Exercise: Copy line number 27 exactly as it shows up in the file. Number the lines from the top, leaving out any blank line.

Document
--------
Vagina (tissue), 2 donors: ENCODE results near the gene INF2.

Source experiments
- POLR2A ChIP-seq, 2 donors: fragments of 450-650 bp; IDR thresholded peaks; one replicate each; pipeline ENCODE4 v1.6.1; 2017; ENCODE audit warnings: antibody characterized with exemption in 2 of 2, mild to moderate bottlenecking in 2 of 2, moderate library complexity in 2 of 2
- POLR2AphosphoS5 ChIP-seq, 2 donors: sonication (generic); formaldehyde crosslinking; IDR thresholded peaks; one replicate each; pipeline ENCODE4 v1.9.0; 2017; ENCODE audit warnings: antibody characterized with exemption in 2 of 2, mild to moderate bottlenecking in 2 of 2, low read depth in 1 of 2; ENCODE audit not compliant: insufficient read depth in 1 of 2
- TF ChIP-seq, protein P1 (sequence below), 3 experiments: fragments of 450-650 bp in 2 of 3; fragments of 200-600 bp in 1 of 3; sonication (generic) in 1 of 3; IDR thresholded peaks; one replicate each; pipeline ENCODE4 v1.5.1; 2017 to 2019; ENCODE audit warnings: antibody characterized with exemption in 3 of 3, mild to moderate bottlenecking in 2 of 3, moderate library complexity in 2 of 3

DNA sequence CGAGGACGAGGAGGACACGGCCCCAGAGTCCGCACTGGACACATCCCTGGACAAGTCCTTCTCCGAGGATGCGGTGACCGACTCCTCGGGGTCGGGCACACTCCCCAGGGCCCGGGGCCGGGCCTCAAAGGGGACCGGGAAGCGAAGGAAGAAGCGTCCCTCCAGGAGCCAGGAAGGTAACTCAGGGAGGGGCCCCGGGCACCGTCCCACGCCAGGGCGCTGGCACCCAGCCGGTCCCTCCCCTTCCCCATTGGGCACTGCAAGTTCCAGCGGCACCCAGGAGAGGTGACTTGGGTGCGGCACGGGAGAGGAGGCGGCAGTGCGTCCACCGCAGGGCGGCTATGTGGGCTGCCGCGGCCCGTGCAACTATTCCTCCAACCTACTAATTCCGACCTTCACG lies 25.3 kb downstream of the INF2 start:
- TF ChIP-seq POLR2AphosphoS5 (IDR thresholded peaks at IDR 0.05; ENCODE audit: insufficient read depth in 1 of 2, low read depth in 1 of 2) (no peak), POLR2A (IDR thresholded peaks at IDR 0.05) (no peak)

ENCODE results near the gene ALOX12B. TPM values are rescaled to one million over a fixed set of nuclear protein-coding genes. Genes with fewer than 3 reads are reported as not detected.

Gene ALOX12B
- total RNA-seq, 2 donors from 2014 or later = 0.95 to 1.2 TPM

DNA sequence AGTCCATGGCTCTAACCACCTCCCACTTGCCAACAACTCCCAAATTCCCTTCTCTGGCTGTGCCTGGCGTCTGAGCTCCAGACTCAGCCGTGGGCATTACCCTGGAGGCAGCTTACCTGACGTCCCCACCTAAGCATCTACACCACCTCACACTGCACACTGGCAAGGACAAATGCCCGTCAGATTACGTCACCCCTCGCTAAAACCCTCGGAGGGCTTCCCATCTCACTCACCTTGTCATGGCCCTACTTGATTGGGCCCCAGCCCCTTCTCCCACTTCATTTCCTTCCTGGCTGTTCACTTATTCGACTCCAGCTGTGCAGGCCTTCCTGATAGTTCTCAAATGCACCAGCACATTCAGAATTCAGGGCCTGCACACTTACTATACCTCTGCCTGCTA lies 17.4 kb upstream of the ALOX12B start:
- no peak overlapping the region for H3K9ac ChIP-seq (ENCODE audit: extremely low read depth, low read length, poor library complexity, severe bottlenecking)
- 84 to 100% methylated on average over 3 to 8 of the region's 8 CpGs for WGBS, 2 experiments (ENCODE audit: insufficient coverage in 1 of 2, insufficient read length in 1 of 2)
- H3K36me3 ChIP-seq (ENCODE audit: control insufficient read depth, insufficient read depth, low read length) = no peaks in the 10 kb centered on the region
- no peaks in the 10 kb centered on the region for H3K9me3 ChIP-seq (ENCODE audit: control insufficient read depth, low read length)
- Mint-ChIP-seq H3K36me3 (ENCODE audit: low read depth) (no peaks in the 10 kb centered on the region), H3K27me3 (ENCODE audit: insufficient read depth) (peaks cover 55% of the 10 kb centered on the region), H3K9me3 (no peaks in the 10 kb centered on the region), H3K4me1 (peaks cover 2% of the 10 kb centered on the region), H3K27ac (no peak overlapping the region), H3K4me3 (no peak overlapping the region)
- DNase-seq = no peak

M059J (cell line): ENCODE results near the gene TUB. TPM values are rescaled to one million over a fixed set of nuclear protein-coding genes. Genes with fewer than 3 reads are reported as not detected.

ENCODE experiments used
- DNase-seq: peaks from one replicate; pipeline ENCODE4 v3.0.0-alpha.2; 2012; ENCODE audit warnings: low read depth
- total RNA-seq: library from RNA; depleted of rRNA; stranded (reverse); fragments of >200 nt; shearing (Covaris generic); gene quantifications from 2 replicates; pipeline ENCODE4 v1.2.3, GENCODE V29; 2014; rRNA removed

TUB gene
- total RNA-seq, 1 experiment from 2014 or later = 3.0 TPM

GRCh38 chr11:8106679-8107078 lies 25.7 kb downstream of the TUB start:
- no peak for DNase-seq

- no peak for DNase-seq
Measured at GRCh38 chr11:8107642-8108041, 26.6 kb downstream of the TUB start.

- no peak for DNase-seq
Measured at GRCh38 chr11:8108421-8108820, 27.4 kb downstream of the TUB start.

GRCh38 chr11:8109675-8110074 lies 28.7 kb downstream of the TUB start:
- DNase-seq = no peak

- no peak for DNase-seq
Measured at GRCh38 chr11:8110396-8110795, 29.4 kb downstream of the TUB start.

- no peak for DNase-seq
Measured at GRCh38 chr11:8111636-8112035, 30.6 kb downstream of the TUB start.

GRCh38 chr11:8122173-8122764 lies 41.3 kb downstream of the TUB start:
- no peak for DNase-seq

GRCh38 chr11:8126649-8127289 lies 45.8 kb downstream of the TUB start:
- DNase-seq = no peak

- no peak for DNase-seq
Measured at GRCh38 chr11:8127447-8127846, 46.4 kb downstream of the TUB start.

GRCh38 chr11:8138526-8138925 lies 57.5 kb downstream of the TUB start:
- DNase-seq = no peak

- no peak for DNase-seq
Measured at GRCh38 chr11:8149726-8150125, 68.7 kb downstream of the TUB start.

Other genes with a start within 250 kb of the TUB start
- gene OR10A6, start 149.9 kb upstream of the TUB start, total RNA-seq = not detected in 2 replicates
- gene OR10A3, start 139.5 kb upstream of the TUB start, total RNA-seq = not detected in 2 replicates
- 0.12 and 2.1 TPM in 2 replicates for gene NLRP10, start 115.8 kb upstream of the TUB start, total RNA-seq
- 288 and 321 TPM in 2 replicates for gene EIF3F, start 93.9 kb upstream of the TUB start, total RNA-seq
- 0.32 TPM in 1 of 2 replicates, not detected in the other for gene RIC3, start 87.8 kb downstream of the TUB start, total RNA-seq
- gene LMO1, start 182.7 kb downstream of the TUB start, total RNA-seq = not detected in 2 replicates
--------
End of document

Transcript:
Measured at GRCh38 chr11:8107642-8108041, 26.6 kb downstream of the TUB start.